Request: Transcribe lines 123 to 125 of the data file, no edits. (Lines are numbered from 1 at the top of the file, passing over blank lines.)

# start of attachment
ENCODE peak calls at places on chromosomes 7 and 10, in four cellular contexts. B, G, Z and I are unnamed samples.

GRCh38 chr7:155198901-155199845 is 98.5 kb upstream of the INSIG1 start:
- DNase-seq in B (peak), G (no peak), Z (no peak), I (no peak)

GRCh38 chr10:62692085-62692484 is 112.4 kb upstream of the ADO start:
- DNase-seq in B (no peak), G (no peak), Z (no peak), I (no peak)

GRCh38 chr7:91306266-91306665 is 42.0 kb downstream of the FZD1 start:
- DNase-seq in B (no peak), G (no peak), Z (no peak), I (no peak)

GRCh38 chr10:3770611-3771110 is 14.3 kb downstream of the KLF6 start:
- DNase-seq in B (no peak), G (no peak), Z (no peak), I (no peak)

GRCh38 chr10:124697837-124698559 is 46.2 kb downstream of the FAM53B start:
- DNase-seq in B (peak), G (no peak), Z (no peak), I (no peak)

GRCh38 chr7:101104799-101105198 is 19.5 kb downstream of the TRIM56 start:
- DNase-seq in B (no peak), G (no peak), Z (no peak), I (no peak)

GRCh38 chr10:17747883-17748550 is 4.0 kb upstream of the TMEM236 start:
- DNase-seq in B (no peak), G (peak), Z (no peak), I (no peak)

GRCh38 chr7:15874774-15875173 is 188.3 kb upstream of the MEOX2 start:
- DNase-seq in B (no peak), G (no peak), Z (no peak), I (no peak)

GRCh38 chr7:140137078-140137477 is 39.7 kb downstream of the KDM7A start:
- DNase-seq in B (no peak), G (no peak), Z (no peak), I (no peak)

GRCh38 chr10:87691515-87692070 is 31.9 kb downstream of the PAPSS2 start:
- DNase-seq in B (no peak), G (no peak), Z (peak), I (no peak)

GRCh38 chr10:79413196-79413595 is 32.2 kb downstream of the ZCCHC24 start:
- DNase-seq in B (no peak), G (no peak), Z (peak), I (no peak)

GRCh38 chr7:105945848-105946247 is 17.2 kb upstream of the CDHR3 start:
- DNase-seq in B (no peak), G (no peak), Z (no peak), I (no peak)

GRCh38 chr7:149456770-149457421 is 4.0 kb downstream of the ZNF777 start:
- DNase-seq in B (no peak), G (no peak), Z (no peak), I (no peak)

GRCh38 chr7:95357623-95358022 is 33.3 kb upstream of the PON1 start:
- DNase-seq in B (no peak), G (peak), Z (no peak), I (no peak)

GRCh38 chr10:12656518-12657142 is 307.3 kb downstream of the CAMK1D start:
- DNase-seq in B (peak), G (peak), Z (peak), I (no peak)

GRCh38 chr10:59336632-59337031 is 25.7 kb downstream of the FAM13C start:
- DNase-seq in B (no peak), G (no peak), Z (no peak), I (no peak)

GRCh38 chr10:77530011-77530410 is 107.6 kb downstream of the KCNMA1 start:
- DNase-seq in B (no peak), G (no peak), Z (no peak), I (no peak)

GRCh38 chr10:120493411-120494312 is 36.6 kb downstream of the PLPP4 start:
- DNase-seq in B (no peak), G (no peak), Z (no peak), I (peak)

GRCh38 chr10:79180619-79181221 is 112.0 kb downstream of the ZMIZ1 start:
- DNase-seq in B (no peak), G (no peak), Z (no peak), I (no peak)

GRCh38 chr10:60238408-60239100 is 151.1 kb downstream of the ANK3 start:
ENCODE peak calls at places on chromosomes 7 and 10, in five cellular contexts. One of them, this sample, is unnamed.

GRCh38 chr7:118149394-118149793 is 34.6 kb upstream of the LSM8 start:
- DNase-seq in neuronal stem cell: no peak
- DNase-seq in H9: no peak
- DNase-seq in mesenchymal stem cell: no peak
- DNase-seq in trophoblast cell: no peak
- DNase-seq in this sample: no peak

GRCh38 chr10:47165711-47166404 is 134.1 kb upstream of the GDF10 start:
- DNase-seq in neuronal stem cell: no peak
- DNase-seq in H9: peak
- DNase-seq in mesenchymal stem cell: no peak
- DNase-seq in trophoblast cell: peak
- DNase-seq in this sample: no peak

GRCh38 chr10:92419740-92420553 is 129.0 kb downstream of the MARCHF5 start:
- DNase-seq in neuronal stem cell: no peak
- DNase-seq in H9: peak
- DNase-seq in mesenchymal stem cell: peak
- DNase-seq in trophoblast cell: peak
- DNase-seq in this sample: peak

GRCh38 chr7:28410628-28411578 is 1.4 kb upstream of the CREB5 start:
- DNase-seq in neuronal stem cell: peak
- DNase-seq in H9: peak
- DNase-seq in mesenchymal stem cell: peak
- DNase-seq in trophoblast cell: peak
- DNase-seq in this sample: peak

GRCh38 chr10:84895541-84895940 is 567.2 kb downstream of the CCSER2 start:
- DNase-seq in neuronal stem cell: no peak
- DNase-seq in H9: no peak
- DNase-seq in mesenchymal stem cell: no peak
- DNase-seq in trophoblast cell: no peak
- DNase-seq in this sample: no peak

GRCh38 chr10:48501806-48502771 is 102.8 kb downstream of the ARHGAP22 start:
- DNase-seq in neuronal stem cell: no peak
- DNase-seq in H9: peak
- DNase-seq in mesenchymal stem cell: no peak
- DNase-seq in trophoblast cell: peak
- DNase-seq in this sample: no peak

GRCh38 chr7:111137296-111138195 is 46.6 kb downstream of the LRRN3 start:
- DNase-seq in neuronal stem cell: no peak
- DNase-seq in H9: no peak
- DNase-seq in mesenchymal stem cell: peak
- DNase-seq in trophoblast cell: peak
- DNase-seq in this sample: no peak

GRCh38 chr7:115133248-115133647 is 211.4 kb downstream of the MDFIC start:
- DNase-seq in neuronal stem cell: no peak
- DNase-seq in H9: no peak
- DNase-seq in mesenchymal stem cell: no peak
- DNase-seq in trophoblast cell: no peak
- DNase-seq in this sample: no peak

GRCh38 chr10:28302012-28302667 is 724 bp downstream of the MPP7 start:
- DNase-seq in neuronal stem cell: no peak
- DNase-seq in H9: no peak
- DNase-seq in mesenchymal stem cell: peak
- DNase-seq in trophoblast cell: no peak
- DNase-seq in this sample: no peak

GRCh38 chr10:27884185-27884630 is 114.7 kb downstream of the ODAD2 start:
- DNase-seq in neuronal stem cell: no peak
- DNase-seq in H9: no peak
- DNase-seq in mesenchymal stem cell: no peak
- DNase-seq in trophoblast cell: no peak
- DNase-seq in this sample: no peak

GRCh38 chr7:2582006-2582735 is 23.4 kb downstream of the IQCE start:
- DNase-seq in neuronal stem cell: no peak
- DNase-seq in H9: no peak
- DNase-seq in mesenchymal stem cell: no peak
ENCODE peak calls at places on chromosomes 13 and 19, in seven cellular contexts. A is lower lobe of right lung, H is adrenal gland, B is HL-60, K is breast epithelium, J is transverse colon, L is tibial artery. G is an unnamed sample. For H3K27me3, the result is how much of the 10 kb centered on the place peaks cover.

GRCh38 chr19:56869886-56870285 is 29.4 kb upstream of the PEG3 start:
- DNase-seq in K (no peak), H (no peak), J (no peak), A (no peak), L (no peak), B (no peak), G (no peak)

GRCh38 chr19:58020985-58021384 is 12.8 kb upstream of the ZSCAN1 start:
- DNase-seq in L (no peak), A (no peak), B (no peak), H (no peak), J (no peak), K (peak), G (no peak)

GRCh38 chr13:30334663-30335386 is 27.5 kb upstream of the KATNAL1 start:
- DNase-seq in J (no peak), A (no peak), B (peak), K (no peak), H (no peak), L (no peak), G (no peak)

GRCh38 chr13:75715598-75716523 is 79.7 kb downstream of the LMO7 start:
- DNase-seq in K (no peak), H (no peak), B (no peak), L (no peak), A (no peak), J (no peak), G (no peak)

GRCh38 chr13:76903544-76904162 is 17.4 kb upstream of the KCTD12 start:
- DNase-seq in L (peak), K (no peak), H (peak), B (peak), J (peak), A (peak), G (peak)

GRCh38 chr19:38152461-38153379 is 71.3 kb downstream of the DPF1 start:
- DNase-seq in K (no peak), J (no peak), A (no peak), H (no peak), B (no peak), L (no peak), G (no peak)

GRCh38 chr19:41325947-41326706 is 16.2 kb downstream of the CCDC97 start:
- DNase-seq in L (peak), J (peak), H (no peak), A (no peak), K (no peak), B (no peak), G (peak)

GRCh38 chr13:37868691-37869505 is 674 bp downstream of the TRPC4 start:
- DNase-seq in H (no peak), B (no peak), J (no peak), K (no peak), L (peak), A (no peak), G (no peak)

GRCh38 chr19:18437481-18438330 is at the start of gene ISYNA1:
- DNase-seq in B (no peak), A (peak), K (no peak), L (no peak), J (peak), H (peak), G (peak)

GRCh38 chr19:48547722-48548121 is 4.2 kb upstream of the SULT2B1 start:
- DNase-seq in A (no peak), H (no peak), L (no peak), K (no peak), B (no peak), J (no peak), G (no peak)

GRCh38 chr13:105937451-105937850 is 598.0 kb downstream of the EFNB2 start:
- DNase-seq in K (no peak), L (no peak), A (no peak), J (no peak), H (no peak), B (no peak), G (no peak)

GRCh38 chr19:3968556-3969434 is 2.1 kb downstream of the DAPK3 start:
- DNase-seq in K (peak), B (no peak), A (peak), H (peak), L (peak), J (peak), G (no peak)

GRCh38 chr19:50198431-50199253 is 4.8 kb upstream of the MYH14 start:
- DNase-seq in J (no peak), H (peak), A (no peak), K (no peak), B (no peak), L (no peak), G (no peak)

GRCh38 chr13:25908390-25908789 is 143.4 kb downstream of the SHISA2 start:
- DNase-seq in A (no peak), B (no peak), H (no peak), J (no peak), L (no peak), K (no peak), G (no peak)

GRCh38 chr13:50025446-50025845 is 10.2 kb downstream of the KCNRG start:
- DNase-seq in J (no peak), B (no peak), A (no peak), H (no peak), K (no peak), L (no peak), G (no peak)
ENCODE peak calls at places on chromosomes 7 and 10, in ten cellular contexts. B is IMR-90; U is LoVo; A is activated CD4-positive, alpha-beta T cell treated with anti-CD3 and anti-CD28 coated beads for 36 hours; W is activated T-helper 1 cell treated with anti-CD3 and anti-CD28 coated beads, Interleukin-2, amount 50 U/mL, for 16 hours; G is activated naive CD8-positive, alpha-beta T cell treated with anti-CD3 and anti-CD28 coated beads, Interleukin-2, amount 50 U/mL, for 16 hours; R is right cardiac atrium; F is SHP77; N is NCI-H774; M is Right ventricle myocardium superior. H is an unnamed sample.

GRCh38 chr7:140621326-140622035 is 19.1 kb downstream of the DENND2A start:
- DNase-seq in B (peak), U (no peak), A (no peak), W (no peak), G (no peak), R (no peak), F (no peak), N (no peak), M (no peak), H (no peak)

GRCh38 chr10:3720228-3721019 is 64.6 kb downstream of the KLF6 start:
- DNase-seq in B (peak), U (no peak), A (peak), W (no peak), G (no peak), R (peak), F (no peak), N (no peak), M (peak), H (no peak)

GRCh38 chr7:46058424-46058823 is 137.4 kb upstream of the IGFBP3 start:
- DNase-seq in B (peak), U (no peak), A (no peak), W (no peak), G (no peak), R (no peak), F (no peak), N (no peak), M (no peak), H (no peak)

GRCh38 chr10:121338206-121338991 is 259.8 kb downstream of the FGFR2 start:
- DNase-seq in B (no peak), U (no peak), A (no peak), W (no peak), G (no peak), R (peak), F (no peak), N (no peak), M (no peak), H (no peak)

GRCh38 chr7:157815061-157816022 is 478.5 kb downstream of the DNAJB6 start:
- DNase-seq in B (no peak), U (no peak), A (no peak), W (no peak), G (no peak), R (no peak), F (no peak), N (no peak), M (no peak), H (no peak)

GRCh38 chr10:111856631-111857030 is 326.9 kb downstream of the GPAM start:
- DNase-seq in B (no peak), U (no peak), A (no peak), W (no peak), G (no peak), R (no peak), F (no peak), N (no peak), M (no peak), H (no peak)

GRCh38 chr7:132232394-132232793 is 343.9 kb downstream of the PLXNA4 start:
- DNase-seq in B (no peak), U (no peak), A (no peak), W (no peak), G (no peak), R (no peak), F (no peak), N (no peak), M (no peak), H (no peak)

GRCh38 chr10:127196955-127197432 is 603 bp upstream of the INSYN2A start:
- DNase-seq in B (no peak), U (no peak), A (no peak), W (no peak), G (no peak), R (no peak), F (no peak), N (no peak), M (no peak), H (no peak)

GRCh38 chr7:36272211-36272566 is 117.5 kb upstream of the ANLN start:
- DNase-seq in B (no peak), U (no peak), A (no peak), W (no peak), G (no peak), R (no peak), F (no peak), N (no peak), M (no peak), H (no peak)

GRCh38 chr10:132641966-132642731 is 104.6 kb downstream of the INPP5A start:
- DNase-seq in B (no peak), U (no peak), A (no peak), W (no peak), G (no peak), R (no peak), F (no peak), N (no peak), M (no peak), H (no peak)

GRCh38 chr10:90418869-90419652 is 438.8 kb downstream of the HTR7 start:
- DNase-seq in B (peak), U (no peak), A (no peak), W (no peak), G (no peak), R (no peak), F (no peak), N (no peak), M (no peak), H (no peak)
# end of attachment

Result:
GRCh38 chr19:18437481-18438330 is at the start of gene ISYNA1:
- DNase-seq in B (no peak), A (peak), K (no peak), L (no peak), J (peak), H (peak), G (peak)

GRCh38 chr19:48547722-48548121 is 4.2 kb upstream of the SULT2B1 start: